Urology staff turnover problems require careful analysis

July 1, 2012

Whenever an employee leaves, you incur expenses to advertise the open position and set up and train a new employee. And, of course, there can be productivity losses in the interim.

Analyze the causes

It's also important to understand why employees are repeatedly leaving a key staff role of their own volition. You or your practice manager should be conducting exit interviews to understand why employees keep leaving. If, for example, conflicts are creating an unpleasant work environment, you'll have the opportunity to address this situation before the next employee is hired. Sometimes, training issues emerge through exit interviews. Learning this gives you a chance to take corrective action.

Often, the reasons for turnover are simple: Your lowest level jobs pay low salaries and don't really offer much variety or responsibility. While some people appreciate predictability in their work, others require a sense of growth and progress over time. In a larger urology practice, you may be able to address these issues by offering your employees a career path and possibility of promotion and new challenges. But there are often limits to what you can offer, and smaller practices may have little flexibility.

When some of your staff jobs are by-necessity routinized and require a limited range of skills, it can be difficult to find someone who wants to stay in them forever. What's more, you can't afford to sacrifice commitment to quality or attention to detail in exchange for longevity-and when you hire for those skills, somewhat faster turnover is likely, since the most attentive and committed employees will have more options and may be more ambitious.

In situations like this, your practice might be better off hiring, say, an energetic recent grad who wants to go to nursing school in a year-opting for completely predictable turnover-instead of trying to find the perfect long-term hire who just may not exist.

Plan for a revolving door

In situations like these, the key is to plan for the revolving door; accept that in order to have committed and energetic staff, you might need to incur the costs of replacing them more frequently. The goal is to minimize the costs and errors and maximize productivity. For example, cross training will help ensure you don't suffer productivity losses-or worse, errors-when an employee departs. (This can also help keep your more ambitious, variety-seeking employees interested in their jobs a bit longer.) Making sure your job descriptions, employee manuals, and other documentation are refreshed at least yearly will help accelerate training for new employees. To speed up replacement times for employees, analyze the effectiveness of the media you use for recruiting so you know what is likely to work best. (Get plugged into social media, too; tools like LinkedIn and BranchOut can be very handy for quickly getting the word out.)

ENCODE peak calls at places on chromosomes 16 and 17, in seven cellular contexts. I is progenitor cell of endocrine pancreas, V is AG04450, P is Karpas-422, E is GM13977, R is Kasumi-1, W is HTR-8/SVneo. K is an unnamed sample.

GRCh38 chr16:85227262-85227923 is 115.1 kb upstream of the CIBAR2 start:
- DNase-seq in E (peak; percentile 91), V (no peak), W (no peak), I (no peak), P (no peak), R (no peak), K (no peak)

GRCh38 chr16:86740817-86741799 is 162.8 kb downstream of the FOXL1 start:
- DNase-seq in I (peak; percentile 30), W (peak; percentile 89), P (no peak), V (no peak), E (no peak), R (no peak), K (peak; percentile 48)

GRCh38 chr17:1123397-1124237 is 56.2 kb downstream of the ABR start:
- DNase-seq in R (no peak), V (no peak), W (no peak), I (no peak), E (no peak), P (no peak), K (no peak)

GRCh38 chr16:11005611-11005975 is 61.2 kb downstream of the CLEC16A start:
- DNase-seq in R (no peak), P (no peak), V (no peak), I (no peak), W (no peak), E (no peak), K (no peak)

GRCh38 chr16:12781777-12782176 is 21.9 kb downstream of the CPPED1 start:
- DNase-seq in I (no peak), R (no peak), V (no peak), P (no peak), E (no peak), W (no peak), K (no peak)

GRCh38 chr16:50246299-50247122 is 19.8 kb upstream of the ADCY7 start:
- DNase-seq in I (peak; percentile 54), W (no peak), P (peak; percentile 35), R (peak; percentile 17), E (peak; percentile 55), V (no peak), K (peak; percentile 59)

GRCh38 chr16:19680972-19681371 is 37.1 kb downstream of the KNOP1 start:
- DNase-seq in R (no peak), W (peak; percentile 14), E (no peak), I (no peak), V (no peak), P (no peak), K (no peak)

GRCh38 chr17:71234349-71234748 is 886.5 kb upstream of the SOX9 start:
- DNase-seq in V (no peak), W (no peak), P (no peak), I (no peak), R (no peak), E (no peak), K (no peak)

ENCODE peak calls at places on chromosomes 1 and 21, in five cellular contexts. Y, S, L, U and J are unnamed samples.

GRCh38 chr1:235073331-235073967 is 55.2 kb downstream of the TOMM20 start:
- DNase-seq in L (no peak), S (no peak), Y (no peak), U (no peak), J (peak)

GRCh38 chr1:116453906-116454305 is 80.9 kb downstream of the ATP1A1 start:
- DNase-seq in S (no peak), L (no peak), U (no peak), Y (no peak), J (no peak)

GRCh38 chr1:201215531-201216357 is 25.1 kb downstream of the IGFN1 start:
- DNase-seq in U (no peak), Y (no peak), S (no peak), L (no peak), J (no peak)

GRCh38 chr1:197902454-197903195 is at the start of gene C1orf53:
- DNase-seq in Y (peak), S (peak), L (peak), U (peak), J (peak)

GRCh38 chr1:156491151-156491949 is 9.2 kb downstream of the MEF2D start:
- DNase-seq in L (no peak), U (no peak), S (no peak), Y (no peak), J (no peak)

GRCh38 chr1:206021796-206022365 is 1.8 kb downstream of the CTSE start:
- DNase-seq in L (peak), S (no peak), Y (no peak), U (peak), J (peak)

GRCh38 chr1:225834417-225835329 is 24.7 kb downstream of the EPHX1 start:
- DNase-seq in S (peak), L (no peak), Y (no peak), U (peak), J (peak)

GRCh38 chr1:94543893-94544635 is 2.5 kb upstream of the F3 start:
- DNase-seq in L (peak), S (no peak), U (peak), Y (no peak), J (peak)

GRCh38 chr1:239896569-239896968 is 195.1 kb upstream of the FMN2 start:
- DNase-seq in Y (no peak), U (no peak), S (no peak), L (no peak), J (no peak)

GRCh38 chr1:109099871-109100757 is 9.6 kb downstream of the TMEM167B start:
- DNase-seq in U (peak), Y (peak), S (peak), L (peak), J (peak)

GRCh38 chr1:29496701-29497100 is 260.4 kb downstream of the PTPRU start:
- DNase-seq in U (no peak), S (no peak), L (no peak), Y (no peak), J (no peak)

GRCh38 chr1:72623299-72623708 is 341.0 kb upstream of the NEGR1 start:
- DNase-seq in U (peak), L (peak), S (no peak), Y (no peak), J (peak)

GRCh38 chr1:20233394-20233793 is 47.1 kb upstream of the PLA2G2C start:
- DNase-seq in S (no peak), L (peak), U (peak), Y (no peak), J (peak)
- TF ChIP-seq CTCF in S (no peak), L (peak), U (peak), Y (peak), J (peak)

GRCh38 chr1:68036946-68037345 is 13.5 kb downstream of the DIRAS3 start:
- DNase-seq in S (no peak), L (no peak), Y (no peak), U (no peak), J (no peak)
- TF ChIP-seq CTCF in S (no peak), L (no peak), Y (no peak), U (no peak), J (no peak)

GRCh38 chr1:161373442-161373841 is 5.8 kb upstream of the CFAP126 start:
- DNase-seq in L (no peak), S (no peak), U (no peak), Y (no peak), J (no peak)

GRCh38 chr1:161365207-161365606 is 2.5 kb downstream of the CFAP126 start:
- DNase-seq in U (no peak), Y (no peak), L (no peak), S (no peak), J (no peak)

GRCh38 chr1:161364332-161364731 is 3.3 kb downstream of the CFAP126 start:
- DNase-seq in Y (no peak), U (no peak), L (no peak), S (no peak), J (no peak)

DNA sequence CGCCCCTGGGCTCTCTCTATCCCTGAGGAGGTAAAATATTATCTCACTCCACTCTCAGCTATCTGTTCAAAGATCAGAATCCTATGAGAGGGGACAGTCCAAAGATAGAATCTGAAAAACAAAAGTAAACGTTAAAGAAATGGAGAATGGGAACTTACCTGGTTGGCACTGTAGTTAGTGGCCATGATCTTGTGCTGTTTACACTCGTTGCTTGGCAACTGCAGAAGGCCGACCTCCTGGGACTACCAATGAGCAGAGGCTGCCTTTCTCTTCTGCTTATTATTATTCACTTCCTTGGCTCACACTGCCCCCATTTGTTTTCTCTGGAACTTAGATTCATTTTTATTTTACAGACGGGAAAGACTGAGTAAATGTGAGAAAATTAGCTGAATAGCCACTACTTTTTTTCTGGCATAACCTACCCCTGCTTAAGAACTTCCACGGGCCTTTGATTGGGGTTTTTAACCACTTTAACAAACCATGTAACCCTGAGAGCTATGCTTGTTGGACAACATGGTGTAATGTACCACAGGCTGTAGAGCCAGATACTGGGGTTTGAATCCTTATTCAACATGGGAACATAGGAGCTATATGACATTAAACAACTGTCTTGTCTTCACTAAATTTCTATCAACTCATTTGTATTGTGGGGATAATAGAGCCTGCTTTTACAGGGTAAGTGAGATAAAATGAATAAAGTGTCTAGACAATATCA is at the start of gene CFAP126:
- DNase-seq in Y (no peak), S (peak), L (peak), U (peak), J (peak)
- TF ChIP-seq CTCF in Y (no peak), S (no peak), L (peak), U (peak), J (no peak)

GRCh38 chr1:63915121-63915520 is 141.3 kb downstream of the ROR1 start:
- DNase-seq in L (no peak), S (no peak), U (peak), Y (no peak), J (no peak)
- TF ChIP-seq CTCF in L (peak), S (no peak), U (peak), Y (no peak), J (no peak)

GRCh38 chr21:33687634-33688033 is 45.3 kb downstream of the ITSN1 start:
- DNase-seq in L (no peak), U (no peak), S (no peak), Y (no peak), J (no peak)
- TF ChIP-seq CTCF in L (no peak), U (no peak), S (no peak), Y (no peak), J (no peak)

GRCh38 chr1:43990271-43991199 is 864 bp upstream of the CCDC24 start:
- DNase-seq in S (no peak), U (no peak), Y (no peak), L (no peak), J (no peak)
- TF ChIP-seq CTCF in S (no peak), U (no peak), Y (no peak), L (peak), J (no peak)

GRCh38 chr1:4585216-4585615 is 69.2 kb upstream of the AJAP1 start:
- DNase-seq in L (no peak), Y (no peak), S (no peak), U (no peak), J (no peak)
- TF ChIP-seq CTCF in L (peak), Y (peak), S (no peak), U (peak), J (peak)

Keeping open communication with all your employees can also help you manage turnover and transitions better. When you know an employee is planning a big step like going back to school, let him or her know that a long notice period-3 or 4 weeks instead of the traditional 2-would be appreciated, and not punished with a request they leave sooner. And, sometimes your ambitious exiting employees will also appreciate an option to work part-time while you look for a replacement-a win-win that can help everyone involved.

Joe Capko is a senior health care consultant with Capko & Co. who specializes in research, marketing, social media, business development, and strategic planning. Judy Capko is a health care consultant and the author of Take Back Time-Bringing Time Management to Medicine. They can be reached at joe@capko.com
or judy@capko.com
.